Over the next two days the Pacific will be taking part in the preparatory meetings of the Alliance of Small Island States (AOSIS) followed by the opening of the 18th Conference of the Parties to the United Nations Convention to the Framework on Climate change from 26 November to 7 December 2012.

Turn down the heat - comments by SPREP Director General, David Sheppard, on the recent World Bank report on climate chang

21 November 2012 - A new report from the World Bank on climate change should indeed shock us all into action.

The report “Turn Down the Heat – Why a 4 Degree Celsius Warmer World Must be Avoided” highlights the strong possibility of a 4 degree Celsius increase in global temperature by 2100 and outlines the devastating impacts of this for humanity. In his foreword, Dr. Jim Yong Kim, the President of the World Bank, appeals for the international community to urgently commit to feasible options to avoid this scenario and hopes that the report will shock us into action.

The Report draws on existing scientific publications which have been through a rigorous peer review process. The impacts outlined in the report will devastate island countries of the Pacific and change the face of global society as we know it. A warming of 4 degrees Celsius by the end of the century goes far beyond what Pacific Island Countries have argued as the maximum limits for future temperature increases for the people of our region.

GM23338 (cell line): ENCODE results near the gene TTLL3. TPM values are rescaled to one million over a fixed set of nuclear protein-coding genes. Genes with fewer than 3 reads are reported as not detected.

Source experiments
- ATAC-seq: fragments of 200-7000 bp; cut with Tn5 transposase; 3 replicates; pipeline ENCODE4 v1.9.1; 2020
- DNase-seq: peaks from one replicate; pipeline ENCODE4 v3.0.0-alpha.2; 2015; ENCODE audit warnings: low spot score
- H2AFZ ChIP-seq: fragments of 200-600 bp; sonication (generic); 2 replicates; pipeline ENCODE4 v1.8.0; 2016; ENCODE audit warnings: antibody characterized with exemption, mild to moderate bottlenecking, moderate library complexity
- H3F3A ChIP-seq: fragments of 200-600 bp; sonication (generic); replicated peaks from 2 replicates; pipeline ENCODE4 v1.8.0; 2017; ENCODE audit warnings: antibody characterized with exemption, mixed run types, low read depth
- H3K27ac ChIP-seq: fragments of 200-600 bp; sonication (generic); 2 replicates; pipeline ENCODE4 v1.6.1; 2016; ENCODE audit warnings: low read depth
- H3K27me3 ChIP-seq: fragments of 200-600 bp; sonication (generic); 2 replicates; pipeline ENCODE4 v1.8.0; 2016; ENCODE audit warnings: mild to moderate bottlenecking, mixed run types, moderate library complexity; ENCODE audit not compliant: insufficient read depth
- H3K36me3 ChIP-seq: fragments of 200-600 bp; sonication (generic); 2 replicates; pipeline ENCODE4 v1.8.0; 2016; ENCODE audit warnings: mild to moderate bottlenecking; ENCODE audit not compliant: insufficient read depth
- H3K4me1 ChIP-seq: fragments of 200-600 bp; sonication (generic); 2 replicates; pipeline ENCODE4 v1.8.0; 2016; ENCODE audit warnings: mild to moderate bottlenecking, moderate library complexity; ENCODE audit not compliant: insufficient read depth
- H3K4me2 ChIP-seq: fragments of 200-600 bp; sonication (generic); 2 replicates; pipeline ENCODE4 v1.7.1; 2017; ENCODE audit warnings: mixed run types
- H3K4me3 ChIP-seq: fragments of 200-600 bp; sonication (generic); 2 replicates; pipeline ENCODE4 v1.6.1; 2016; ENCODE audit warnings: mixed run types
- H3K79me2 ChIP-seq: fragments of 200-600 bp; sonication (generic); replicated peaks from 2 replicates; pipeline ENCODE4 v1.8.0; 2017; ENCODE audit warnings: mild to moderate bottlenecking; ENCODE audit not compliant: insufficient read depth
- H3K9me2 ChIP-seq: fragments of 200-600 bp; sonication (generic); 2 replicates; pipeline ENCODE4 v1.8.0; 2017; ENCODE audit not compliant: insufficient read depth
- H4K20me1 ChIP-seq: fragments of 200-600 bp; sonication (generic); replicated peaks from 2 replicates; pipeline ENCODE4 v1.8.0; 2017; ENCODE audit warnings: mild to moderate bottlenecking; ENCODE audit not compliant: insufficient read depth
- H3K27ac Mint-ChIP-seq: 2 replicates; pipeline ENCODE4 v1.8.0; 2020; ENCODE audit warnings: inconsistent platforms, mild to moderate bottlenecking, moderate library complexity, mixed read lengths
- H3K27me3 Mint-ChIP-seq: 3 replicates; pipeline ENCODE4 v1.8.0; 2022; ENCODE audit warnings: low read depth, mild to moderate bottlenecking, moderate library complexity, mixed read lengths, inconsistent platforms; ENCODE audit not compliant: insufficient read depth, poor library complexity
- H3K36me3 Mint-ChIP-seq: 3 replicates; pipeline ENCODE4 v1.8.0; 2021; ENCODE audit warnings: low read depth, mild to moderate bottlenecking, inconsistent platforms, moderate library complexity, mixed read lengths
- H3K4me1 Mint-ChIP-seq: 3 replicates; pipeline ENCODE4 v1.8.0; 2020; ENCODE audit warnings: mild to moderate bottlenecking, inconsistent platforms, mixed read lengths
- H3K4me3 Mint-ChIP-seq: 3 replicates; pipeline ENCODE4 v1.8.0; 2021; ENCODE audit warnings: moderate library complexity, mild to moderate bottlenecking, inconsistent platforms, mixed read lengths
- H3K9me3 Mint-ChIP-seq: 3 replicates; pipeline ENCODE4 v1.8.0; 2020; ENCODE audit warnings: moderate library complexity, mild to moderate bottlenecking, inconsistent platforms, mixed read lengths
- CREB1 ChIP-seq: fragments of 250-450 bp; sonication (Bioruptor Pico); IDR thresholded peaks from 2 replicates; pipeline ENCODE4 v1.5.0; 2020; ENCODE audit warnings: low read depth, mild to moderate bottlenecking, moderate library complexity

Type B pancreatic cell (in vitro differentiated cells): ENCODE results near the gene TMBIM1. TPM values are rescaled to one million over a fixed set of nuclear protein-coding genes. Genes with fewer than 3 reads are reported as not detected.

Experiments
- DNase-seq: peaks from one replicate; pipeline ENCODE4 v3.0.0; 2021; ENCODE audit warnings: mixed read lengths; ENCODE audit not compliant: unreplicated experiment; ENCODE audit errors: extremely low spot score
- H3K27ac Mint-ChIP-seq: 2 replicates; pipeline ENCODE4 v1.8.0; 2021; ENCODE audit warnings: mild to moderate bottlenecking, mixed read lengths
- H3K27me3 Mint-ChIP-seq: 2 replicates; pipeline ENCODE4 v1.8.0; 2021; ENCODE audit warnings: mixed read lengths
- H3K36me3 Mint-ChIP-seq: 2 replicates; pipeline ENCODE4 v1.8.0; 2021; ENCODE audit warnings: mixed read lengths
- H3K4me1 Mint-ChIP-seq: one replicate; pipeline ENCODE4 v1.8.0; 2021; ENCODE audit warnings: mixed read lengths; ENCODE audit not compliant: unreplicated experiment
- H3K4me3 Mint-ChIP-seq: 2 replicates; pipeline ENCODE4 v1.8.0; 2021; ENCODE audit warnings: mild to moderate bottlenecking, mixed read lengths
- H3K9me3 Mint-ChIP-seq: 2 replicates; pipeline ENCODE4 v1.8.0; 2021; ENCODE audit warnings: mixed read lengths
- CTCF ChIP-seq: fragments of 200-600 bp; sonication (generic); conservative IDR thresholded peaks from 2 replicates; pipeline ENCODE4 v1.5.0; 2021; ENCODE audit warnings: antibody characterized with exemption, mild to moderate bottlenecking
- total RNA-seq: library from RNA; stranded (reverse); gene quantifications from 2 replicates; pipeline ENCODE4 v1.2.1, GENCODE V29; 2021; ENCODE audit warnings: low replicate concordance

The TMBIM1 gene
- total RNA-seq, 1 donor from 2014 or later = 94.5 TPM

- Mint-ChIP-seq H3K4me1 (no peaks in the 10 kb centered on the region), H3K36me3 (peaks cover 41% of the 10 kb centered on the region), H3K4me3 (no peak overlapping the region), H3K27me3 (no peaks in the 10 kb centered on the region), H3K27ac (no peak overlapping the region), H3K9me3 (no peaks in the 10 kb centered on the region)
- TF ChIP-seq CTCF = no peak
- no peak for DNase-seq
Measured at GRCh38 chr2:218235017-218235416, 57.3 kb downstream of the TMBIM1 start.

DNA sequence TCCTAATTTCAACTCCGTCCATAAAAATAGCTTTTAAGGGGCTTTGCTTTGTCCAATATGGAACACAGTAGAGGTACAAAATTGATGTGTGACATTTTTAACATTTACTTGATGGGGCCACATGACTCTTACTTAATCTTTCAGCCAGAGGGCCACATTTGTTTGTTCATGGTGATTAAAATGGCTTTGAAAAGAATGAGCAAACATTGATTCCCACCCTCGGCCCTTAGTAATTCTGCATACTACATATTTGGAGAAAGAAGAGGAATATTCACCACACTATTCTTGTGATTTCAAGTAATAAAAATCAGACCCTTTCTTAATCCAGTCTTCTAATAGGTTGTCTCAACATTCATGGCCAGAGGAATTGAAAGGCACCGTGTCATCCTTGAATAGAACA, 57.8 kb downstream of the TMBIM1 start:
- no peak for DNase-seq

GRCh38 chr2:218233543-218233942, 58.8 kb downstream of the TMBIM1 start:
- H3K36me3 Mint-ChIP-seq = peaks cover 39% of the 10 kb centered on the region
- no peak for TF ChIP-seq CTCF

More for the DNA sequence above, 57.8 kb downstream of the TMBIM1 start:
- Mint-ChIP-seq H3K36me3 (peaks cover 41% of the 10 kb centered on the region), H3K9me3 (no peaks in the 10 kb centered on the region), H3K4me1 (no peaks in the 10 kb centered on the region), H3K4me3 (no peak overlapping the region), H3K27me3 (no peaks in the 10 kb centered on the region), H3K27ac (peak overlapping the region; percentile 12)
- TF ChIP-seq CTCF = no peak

The vast majority of experts agree that current pledges to reduce greenhouse gas emissions are not enough to avoid taking us down this very dangerous track. The time has come for a renewed effort to drastically change global efforts to combat climate change. International negotiation around these efforts has slowed considerably, and cooperation appears to be at unacceptably low levels.

Some of the impacts highlighted in the Report are:

· “All tropical islands in the Pacific are likely to regularly experience heat waves of unprecedented magnitude and duration.” This is likely to have severe impacts on agriculture and water supplies, on tourism and on health.

· “Coral reefs in particular are acutely sensitive to changes in water temperatures, ocean pH, and intensity and frequency of tropical cyclones. Coral reef growth may stop as CO2 concentration approaches 450 ppm over the coming decades.” Coral reefs, which are the basic building blocks for most Pacific Island societies will stop growing and start dissolving, with profound consequences on the livelihoods and food security of the region.